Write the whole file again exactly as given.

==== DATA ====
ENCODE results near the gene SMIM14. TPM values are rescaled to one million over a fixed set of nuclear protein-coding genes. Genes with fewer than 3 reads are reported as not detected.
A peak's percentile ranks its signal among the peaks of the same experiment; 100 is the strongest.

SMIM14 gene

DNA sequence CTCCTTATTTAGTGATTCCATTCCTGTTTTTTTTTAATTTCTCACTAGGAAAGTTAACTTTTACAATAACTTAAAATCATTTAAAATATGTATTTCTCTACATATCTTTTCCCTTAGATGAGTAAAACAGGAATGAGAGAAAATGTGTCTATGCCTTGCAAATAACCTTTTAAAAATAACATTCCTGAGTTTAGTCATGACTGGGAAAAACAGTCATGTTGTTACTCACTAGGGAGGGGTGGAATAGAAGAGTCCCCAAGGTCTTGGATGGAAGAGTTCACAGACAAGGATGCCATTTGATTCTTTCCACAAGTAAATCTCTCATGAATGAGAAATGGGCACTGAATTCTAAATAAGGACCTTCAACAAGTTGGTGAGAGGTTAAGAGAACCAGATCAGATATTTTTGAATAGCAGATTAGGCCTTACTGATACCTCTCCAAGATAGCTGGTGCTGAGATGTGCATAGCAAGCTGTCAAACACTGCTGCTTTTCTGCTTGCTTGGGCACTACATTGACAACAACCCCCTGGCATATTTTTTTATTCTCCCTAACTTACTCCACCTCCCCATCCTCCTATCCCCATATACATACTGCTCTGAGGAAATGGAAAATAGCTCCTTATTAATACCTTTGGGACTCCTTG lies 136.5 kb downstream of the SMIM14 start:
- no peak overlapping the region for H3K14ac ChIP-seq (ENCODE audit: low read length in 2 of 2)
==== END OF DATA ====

ENCODE results near the gene SMIM14. TPM values are rescaled to one million over a fixed set of nuclear protein-coding genes. Genes with fewer than 3 reads are reported as not detected.
A peak's percentile ranks its signal among the peaks of the same experiment; 100 is the strongest.

SMIM14 gene

DNA sequence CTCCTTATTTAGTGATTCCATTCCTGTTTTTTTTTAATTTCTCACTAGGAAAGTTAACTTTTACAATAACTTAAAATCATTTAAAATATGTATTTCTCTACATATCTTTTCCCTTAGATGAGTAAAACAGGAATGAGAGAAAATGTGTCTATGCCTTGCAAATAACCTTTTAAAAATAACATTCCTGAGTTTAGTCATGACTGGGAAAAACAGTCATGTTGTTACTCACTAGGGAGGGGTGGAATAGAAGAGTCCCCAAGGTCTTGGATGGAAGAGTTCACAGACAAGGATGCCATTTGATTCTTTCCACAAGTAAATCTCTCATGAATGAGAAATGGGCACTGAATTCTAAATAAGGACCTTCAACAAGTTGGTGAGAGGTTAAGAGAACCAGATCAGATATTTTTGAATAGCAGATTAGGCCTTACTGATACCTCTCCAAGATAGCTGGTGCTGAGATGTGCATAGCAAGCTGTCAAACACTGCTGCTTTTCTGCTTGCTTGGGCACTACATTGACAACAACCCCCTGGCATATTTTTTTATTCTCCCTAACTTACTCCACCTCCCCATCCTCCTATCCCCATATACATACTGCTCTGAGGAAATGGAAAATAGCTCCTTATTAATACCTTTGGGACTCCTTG lies 136.5 kb downstream of the SMIM14 start:
- no peak overlapping the region for H3K14ac ChIP-seq (ENCODE audit: low read length in 2 of 2)